Hammocks receiver sues former HOA leaders over allowing alleged $3M fraud

While four ex-board members weren’t criminally charged, a new civil case alleges they did nothing to stop the scheme

A photo illustration of the Hammocks residential community in Miami-Dade County (The Hammocks Community Association, The Circuit Court of the Eleventh Judicial Circuit in and for Miami-Dade County)

A photo illustration of the Hammocks residential community in Miami-Dade County (The Hammocks Community Association, The Circuit Court of the Eleventh Judicial Circuit in and for Miami-Dade County)

Less than a year after four ex-board members of the Hammocks homeowners association were charged with massive fraud, a new lawsuit takes aim at other former HOA leaders who allegedly did nothing to stop the scheme that siphoned millions of dollars from residents. 

The Hammocks Community Association and David Gersten, the court-appointed receiver overseeing the HOA, sued Ligia Capielo, Merlene Kopec, Madeline Maceda and Luz Ordonez in Miami-Dade Circuit Court. 

The four were not criminally charged in the fraud, but played a role by “allowing or failing to stop the ongoing misappropriation of funds by former board members,” according to the civil complaint filed late last month. 

The lawsuit comes as the Hammocks is working to rebuild its financials and daily operations after years of alleged mismanagement, theft and harassment of residents by former board members. 

The community ranks as South Florida’s biggest HOA with more than 18,000 residents. It spans 3,800 acres between Southwest 120th and 88th streets and between Southwest 147th and 162nd avenues in south Miami-Dade County. 

In November, police arrested Marglli Gallego, Myriam Rodgers, Yoleidis Lopez Garcia and Monica Isabel Ghilardi, all of whom served on the board, as well as Gallego’s husband, Jose Antonio Gonzalez. The Miami-Dade State Attorney’s office’s investigation alleges that with Gallego as the ringleader, the five played a role in looting $2 million from association coffers. They hired bogus contractors and paid them for no work, with much of the money kicked back to the pockets of Gallego and Gonzalez, according to charging documents. Gonzalez led many of the purported vendors. All five have pleaded not guilty. 

Gersten was appointed as HOA receiver shortly after the arrests. He has been working with a team of attorneys and forensic accountants, who have determined that the alleged fraud actually topped $3 million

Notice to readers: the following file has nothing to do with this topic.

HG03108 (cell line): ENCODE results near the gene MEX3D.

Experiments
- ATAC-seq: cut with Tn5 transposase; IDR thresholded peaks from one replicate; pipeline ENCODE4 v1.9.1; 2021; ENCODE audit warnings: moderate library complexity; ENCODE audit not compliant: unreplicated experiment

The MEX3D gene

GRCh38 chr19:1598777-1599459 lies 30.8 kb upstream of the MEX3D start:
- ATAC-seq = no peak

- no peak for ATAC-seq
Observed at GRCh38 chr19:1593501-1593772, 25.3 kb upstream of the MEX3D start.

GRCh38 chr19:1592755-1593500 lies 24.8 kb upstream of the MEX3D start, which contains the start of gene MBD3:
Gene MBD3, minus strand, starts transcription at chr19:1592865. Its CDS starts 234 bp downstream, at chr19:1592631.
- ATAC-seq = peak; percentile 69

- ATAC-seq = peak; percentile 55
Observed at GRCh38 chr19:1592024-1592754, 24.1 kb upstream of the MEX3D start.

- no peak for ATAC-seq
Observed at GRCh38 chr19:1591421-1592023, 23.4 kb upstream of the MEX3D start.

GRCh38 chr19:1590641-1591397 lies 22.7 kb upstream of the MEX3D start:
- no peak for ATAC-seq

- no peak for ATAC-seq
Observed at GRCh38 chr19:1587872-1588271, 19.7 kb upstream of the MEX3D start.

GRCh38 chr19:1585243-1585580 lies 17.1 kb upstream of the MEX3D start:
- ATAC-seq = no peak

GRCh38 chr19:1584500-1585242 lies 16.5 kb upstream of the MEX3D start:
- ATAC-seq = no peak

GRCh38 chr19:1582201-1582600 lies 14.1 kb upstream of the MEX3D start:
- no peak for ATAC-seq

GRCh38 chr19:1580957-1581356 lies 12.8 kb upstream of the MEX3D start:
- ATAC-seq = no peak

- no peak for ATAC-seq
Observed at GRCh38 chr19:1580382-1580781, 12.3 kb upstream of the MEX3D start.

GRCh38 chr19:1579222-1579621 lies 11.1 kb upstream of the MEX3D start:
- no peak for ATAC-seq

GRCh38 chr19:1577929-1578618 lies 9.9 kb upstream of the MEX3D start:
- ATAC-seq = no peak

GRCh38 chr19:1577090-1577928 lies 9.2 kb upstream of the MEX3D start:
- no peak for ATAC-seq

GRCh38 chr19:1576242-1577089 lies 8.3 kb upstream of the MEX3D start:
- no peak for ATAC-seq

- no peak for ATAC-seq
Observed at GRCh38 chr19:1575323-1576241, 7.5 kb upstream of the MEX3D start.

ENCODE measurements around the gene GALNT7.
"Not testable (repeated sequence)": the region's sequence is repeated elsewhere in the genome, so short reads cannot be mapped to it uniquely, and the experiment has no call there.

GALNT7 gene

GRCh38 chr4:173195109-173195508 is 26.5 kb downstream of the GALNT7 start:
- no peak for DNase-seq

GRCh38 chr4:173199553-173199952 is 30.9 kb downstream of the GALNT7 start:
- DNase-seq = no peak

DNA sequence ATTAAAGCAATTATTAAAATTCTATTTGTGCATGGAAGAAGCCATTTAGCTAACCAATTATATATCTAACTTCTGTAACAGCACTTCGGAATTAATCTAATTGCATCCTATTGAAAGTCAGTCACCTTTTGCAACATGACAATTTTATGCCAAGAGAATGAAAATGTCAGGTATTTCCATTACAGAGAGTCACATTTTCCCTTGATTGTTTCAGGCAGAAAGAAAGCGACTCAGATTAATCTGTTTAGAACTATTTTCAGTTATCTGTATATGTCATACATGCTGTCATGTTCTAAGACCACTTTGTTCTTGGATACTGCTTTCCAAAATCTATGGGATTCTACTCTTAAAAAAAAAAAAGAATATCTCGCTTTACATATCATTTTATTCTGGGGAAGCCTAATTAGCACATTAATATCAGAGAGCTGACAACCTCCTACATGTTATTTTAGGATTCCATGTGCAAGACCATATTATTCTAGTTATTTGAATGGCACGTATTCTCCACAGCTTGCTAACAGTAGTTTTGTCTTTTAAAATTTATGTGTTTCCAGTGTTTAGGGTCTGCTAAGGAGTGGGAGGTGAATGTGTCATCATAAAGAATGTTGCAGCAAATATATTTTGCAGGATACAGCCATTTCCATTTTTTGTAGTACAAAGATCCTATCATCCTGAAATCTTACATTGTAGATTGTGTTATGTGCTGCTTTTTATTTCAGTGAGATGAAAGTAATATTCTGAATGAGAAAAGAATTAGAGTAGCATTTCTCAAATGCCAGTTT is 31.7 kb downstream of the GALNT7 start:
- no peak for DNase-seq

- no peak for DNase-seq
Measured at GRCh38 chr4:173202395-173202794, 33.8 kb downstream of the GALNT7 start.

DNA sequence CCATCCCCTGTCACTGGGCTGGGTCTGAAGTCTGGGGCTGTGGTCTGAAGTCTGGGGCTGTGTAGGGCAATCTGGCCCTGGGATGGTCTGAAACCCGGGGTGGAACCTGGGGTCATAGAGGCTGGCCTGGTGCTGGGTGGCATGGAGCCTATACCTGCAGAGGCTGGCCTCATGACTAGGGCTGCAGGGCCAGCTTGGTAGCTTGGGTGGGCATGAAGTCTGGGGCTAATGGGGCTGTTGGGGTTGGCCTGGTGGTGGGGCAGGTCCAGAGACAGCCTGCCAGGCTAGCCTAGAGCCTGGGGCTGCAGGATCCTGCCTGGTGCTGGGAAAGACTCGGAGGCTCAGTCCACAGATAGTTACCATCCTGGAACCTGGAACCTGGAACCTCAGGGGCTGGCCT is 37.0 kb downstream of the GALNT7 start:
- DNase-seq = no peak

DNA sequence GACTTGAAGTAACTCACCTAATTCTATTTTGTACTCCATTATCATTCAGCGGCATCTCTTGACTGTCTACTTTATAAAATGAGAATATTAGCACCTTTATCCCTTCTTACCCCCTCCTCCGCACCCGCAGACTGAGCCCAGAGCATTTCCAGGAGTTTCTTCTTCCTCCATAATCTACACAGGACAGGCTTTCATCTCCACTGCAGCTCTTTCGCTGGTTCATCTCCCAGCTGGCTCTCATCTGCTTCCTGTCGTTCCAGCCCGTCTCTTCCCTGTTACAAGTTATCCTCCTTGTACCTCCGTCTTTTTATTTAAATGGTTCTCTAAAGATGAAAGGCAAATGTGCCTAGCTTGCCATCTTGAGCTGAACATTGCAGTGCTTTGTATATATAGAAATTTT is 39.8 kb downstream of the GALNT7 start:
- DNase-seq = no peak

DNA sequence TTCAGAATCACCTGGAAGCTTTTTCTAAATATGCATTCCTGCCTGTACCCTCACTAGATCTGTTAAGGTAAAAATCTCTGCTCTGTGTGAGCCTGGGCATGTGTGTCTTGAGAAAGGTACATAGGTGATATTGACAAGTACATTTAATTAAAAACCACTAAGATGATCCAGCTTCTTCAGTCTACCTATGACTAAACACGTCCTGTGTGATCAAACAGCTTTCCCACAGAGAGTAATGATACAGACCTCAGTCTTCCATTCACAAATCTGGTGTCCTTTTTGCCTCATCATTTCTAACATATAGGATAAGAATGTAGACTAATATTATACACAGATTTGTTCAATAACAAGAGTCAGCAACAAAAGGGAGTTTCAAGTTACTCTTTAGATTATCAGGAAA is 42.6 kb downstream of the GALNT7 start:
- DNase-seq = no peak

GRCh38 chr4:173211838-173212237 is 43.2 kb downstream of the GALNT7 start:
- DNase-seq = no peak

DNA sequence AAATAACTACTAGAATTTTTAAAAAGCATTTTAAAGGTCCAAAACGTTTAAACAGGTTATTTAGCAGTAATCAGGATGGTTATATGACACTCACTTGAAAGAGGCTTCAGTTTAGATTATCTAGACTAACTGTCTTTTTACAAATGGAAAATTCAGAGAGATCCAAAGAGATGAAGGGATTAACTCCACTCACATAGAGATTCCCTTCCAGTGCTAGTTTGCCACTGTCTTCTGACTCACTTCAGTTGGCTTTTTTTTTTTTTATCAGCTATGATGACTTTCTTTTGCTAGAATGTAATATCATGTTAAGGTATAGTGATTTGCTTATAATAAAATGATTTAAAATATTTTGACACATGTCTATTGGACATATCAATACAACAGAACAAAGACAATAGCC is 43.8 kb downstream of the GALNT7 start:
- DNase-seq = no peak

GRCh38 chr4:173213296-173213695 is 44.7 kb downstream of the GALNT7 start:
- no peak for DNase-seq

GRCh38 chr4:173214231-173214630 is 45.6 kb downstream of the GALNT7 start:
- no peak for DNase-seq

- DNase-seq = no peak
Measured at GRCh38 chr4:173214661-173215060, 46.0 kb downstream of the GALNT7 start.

In his lawsuit against Capielo, Kopec, Maceda and Ordonez, Gersten claims that they allowed the association to pay nearly $9 million from 2019 to 2022 and another $4.6 million last year to 17 vendors without even checking if any work was done. 

They also did nothing about the employment of “insiders,” or family members of the arrested board members, at “inflated” salaries, often for no work and sometimes without invoices for payments, according to the complaint. The “insiders” received a combined salary of $1.7 million from 2019 to 2022. 

In particular, the suit takes aim at Maceda, who as former treasurer of the board was responsible for the financial books, including signing for association accounts and approving hiring and paying vendors.

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Issues at the Hammocks spanned beyond an alleged kickback scheme. For years, the association paid legal fees in court to fight off investigators’ subpoenas of financial and other records. It also paid Gallego’s criminal defense fees for her initial arrest in 2021 over allegedly misappropriating $60,000 of funds. 

In total, the association improperly paid more than $2 million in legal fees “against its own interests,” all while Maceda, Capielo, Kopec and Ordonez still served on the board, according to the complaint. 

The four “had all of the information necessary to determine that those legal services were in a direct conflict of interest with the association,” the complaint says. 

Capielo and Kopec served on the board last year as vice president and secretary, respectively, and Ordonez served in 2021 and 2022 as director. 

Maceda, who served from 2017 to last year, also is accused of not directing the board secretary to keep meeting minutes as associations are required to do, including a 2020 budget meeting, the complaint says. 

The lawsuit is for breach of fiduciary duties. The complaint does not allege that Maceda, Capielo, Kopec and Ordonez participated in the scheme. But it does claim that, in the very least, it was their responsibility to keep oversight of daily operations to ensure the board was acting in the best interest of residents. 

An attorney for Maceda, Capielo, Kopec and Ordonez declined comment. 

Since becoming the receiver, Gersten has worked to claw back money for the association, including from law firms that the association paid for the criminal defense of Gallego, and a vendor who allegedly participated in the scheme but later cooperated with investigators. 

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Five law firms have refused to return $871,200 improperly paid to them, Gersten said in his May report to the court. Gersten plans to sue them to recoup the money. 

In March, the Hammocks held a board election, though the newly elected leaders will serve as an advisory board for the remainder of Gersten’s receivership.